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By Peter Leung
U.S. patent owners can get damages from overseas sales lost through infringement, the Supreme Court has ruled.
The high court said WesternGeco LLC, an oil and energy services company, may be awarded damages based on lost overseas contracts, in a decision that may affect damages calculations in cases involving international supply chains.
A jury had awarded WesternGeco $93.4 million in lost profits, but the U.S. Court of Appeals for the Federal Circuit threw out part of the award because it stemmed from lost overseas contracts. That portion improperly applied U.S. patent laws to activities outside the country, the Federal Circuit reasoned.
But the Federal Circuit was wrong, because ION Geophysical Corp. infringed WesternGeco’s patent by exporting components from the U.S., which is a domestic action, the high court said June 22 in a 7-2 opinion by Justice Clarence Thomas.
“The overseas events were merely incidental to the infringement,” Thomas said.
Critics say the high court is improperly imposing U.S. patent law on other countries, which may lead other countries to take similar action.
“Given that our international patent system is setup to allow each country to issue and enforce its own patents, this decision creates many problems,” Bernard Chao, professor at the University of Denver Sturm School of Law, told Bloomberg Law.
WesternGeco’s patents relate to systems for scanning the ocean floor for oil and gas deposits.
Two provisions in federal law lie at the heart of the dispute. The trial court found ION infringed the patents under 35 U.S.C. §271(f)(2), which makes supplying components of a patented invention from the U.S. for assembly abroad an infringing act in some instances. WesternGeco received damages under 35 U.S.C. § 284, which entitles patent owners to “damages adequate to compensate for the infringement.”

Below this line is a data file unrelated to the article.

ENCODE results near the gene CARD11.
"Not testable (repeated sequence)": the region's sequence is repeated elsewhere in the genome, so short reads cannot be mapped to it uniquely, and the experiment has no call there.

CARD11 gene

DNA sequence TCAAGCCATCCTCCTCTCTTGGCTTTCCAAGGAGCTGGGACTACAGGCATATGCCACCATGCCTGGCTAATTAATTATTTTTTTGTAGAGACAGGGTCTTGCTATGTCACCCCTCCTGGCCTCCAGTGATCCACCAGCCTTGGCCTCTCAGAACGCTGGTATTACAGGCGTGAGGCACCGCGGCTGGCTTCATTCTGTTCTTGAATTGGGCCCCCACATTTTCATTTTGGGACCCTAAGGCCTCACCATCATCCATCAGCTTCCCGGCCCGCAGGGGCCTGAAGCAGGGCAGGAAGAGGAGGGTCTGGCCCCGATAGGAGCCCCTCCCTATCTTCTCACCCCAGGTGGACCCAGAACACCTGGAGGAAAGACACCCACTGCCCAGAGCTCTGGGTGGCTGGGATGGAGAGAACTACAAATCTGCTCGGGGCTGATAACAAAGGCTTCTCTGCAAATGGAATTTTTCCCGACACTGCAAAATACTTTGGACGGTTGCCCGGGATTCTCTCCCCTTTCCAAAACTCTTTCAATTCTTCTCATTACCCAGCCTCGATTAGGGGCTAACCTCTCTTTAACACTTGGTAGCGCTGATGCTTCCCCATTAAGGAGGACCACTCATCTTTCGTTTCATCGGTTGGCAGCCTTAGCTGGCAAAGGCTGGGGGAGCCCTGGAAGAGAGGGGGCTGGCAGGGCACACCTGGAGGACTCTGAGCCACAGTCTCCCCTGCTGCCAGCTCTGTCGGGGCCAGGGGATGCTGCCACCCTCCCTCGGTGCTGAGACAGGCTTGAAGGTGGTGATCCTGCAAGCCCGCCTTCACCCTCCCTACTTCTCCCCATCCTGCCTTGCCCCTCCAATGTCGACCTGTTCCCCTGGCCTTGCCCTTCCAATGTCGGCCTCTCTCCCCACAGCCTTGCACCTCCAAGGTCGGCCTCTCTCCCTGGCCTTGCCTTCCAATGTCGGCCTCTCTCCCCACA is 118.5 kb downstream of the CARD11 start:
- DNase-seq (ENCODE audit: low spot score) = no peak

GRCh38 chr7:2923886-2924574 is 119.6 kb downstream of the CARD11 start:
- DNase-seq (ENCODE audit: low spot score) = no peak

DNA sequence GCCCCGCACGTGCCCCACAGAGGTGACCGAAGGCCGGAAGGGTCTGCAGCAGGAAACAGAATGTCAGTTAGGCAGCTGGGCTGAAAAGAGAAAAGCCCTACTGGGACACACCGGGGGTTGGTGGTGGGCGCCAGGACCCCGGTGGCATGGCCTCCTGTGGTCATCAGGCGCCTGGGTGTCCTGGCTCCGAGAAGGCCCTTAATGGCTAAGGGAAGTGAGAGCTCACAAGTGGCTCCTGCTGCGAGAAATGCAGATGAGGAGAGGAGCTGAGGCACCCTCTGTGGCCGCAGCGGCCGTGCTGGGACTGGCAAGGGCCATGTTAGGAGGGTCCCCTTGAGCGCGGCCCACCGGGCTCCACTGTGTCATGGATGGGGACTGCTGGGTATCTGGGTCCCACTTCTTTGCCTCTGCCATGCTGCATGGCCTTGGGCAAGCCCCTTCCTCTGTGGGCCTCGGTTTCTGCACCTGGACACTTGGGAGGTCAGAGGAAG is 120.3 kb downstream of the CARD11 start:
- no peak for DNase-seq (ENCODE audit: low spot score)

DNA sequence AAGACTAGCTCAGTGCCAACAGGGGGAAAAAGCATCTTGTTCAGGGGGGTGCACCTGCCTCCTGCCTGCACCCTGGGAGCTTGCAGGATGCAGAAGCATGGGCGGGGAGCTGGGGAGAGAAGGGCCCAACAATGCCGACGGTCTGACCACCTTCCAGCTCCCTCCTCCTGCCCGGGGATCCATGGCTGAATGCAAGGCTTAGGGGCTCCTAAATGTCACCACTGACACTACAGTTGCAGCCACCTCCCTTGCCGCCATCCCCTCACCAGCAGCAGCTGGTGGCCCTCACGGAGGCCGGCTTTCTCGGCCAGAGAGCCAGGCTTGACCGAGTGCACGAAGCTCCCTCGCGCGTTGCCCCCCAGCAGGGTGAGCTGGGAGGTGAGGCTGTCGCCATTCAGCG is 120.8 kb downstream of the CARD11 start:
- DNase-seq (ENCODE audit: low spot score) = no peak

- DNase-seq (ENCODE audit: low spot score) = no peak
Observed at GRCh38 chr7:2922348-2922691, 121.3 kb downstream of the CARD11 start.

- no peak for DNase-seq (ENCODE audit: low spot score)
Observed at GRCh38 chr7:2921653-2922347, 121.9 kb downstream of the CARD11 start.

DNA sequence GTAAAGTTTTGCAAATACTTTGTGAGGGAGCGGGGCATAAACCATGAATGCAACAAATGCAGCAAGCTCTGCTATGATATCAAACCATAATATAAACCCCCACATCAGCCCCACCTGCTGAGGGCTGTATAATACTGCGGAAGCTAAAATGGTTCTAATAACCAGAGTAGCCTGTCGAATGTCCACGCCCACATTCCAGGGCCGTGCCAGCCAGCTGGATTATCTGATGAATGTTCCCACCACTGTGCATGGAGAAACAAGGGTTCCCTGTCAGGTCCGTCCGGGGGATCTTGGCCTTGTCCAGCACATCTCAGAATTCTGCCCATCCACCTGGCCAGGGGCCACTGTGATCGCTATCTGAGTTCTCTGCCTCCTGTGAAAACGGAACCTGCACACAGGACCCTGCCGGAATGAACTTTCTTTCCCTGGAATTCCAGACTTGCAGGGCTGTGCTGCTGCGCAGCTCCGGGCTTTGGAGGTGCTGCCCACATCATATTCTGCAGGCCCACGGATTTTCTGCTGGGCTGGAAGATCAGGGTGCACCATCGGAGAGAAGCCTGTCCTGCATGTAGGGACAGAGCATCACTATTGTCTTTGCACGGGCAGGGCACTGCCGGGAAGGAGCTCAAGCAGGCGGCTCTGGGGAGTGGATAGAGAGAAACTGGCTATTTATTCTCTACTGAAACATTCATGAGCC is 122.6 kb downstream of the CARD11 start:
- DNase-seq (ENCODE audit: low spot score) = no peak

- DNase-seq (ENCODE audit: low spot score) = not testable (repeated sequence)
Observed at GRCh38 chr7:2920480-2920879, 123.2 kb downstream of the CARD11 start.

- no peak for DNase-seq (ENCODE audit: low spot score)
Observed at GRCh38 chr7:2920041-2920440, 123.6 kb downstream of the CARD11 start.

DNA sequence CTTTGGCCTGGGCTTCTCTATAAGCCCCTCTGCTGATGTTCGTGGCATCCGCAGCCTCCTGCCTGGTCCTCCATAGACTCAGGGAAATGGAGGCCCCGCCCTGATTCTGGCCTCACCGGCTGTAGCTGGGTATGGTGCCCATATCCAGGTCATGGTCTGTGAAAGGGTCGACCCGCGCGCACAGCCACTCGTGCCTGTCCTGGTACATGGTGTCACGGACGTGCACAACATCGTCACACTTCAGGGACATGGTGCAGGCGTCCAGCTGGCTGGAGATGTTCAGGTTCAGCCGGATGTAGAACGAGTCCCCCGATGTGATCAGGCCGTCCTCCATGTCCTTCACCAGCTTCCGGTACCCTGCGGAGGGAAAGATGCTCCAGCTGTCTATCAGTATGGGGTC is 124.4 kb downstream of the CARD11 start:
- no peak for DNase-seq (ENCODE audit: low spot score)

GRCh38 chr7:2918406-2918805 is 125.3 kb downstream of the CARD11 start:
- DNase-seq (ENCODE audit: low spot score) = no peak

Courts presume that U.S. law doesn’t apply to actions in other countries, unless there’s a reason to believe otherwise, a doctrine known as the presumption against extraterritoriality. When analyzing whether the presumption applies, there are two questions. The court first looks at whether the presumption has been rebutted, and if not, the court looks to see if the law in question focuses on a domestic activity, Thomas said.
Awarding WesternGeco for its lost foreign sales isn’t an application of U.S. law abroad, the majority said. Section 271(f)(2) of the U.S. Code focuses on domestic activity, specifically the infringer’s supplying of components of a patented invention from the U.S., Thomas wrote.
ION argued that Section 284 focuses on providing damages to wronged patent owners. Using the provision to give WesternGeco damages for lost overseas profits improperly applies U.S. law abroad, it said.
The Supreme Court rejected that argument, saying that while Section 284 allows for damages, it focuses on infringement. Damages are merely the means to remedy patent infringement, Thomas wrote.
The focus of a statute is “the object of its solicitude,” not just what it authorizes, Thomas wrote.